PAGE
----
This page is for teachers or home-schoolers. It is about teaching the basic concepts and conventions of simple number.
Developing a sound concept of number
Children typically learn about numbers at a very young age by learning the sequence of words, "one, two, threee, four, five" etc. Usually, in chanting this in conjunction with pointing at a set of toys, or mounting a flight of steps for example. Typically, 'mistakes' are made. Toys or steps are missed or counted twice, or a mistake is made in the chanted sequence. Very often, from these sorts of activities, and from informal matching activities, a child's concept of number and counting emerges as their mistakes are corrected. However, here, at the very foundation of numerical concepts, the child is often left to 'put it all together' themselves, and some start off on a shaky foundation. Number concepts can be deliberately developed by suitable activities. The first one of these is object matching.
As opposed to the typical counting activity childen are first exposed to, matching sets of objects gives a firm foundation for the concept of number and numerical relationships. It is very important that matching should be a physical activity that children can relate to and build on.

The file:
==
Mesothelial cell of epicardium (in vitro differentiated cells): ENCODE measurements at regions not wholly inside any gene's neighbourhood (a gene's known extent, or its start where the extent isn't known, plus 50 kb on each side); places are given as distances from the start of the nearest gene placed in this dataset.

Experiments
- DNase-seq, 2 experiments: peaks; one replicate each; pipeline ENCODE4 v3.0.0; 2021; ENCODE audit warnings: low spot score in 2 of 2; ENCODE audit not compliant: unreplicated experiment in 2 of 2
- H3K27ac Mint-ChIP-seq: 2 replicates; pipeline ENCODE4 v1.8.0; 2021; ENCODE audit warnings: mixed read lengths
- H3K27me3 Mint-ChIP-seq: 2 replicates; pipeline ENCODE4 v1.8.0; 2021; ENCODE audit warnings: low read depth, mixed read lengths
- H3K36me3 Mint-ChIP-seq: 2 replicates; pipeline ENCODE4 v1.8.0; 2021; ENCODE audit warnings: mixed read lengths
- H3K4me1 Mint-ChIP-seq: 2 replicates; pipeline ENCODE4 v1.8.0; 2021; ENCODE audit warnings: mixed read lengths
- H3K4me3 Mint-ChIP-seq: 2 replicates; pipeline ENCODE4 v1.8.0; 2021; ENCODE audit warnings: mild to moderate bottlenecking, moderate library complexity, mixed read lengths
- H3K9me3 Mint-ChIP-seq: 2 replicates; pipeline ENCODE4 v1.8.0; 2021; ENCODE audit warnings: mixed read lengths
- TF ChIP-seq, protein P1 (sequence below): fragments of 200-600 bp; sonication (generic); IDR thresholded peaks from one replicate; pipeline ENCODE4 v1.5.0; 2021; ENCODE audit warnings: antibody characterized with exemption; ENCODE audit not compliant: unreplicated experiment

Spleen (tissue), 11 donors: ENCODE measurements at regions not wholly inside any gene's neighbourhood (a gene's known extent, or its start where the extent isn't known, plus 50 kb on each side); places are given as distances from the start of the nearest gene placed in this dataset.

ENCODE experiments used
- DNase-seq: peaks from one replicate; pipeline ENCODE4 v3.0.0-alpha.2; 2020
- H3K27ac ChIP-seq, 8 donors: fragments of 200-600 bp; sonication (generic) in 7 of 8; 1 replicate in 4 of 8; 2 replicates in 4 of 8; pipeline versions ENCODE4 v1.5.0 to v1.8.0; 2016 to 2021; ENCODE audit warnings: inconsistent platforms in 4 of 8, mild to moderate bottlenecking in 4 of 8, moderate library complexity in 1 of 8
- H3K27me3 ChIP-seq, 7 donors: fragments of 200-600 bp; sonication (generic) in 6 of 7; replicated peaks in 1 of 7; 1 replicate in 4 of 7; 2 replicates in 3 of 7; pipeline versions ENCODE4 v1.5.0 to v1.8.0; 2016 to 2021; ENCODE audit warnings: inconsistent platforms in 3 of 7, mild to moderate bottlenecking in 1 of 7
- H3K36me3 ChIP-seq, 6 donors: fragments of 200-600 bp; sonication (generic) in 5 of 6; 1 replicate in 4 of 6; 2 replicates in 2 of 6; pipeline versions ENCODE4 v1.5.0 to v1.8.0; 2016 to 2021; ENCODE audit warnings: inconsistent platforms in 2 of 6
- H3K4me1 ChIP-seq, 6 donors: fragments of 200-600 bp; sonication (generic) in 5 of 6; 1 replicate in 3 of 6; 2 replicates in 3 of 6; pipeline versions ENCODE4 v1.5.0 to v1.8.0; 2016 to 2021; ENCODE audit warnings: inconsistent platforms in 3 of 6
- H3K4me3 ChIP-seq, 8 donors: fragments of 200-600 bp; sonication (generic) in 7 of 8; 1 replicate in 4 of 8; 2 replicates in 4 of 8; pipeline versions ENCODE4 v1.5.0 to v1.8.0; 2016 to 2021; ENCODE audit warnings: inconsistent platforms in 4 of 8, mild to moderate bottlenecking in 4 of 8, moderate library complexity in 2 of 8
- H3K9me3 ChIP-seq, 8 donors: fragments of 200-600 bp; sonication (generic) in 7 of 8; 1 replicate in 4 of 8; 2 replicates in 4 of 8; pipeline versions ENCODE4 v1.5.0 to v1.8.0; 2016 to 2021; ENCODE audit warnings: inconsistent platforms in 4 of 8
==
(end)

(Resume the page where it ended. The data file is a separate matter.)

Typical activities would be a toy's tea-party. With a set of (say) four toy characters, each toy has a place to sit. Each toy has a cup, maybe a saucer, a plate etc. Without even mentioning 'four', we can talk with the child about 'the right number' of cups, of plates etc. We can talk about 'too many' or 'not enough'. Here, we are talking about number and important number relations without even mentioning which number we are talking about! Only after a lot of activities of this type should we talk about specific numbers and the idea of number in the abstract.
Number and Numerals
Teachers should print these numbers or show the children these numbers. Also, show the definitions of these numbers (using counters, eg. 1 apple, 2 apples, etc. Note that 0 means "no apples") This should take some time to learn thoroughly (depends on the student)
0 1 2 3 4 5 6 7 8 9
The Next step is to learn the place value of numbers.
It is probably true that if you are reading this page you know that after 9 come 10 (and you usually call it ten) but this would not be true if you would belong to another culture.
Take for example the Maya Culture where there are not the ten symbols above but twenty symbols.
Imagine that instead of using 10 symbols one uses only 2 symbols. For example 0 and 1
Here is how the system will be created:
Or if one uses the symbols A and B one gets:
This may give you enough information to figure the place value idea of any number system.
For example what if you used 3 symbols instead of 2 (say 0,1,2).